I used to think that being flexible made me “good” at yoga. My flexibility is something that I was praised for by instructors and fellow students. I would be lying if I said it didn’t stroke my ego. As a newer practitioner, I believed that flexibility was the goal, and it was something that everyone was striving for in their practice. There is nothing wrong with being flexible, but I have realized that balancing flexibility with strength and stability is vital for a strong, sustainable, and healthy practice. If I had continued practicing the way I was, I would have gotten injured. My joints were absorbing all the weight from my postures rather than being supported by my muscles. This is why I am so thankful that I found Iyengar and Happy Back Yoga.
Over time, I’ve had the privilege of practicing with teachers who are aware of the subtleties of body mechanics. When I was encouraged to come out of poses and focus more on muscular engagement, I felt resistance and anger bubble to the surface. My flexibility was what made me “ME”! What would be left if I didn’t have that? Postures feel SO different to me now, and continue to evolve. They feel stronger, supported, safer, and smarter. It gives me confidence to know that I am capable of going somewhere new and evolving in my practice physically, psychologically and spiritually. Evolution and growth are things that we strive for when we come to our yoga mats. Evolution in my practice has meant being honest with myself about my strengths and weaknesses, facing those weaknesses with compassion, and lovingly working with them.
Sometimes we get so caught up in the shapes of poses that we compromise the entire pose in order to go deeper, get our hand on the ground, touch our toes, get our foot to our head, and so on, by whatever means possible! We are all exquisitely unique, of different sizes and proportions, requiring unique alignment in postures. Some of us may have more stable joints and muscles, others of us are more fluid and mobile. An arm or leg might be longer than the other. The curvature of our spines vary greatly from person to person. Happy Back Yoga helps us to adapt our practice in order to be balanced and supportive for our own particular configuration.
I was inspired to write this article after an experience I had while teaching. I noticed a student in Utthita Trikonasana (Extended Triangle pose) with her hand flat on the ground with her torso collapsed. I offered her a block for underneath her hand and she snapped at me “I don’t need that!” At first I was taken aback, but after some thought I could relate to the student. It wasn’t long ago that I thought getting my hand to the ground for Parsva Konasana (Side Angle pose) was the “goal.” My side body would be smooshed, compromising my breath and creating tension in my lower back. But never mind that, I got my hand on the floor, and that’s the point, right? And if someone were to come around and give me a block, in my head I’d probably be like “forget you, I don’t need that” (inhale love, exhale peace)! Unfortunately, props get kind of a bad rap in yoga. We get this idea in our heads that it’s somehow better if we’re able to do all poses without any “assistance” from props or other modifications. It’s as if using props to support your body and alignment makes you weak, or takes you away from the “true pose”. Props and modifications actually help to intelligently support the body so you can sustain a safe and fulfilling practice for the rest of your life! I have learned this gradually over time (and continue to learn). My yoga began with virtually no props, and now I use at least two blocks and a strap whenever I practice. Because I have a lot of flexibility, there are other aspects of my practice I can work with to make my physical and energetic practice well-rounded. Stability in poses is what will bring me the most balance.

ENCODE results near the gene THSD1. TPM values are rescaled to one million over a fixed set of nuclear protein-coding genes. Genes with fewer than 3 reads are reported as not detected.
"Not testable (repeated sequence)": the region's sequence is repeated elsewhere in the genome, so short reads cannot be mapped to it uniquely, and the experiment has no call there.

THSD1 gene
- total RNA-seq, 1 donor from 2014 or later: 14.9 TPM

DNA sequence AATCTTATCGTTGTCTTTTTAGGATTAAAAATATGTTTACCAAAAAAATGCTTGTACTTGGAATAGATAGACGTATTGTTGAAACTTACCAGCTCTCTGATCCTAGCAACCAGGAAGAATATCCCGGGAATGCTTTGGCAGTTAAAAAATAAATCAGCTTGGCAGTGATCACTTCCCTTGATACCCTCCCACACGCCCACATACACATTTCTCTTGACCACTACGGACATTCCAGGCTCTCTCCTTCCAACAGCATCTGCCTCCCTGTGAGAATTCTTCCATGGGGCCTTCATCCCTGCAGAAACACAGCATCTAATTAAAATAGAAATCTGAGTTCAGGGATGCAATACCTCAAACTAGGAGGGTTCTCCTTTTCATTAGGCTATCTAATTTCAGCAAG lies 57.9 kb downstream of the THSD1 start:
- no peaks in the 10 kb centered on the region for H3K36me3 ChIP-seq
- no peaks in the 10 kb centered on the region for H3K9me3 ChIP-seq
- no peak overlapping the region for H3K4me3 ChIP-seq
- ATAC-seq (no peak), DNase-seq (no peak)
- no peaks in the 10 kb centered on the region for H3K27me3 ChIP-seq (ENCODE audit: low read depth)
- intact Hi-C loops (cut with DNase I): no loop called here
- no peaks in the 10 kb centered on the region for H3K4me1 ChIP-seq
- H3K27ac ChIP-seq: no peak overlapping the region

It’s healthy and important to work towards physical goals in yoga, whether they be specific postures, to gain more strength and flexibility, or to be present in the stillness. I also believe that sometimes we get so caught up in how poses are supposed to look that we think we’re inferior because we can’t make our bodies look a certain way. There are some yoga poses that may not be safe or beneficial for our bodies based on our shape and proportions. This concept really hit home for me during my Happy Back training with Rachel Krentzman and Jaimie Perukunas.
So rather than just try to stretch my ligaments to conform to a shape, I now ask this of myself while I’m practicing, and for my students while I’m teaching: What is the intention of this pose?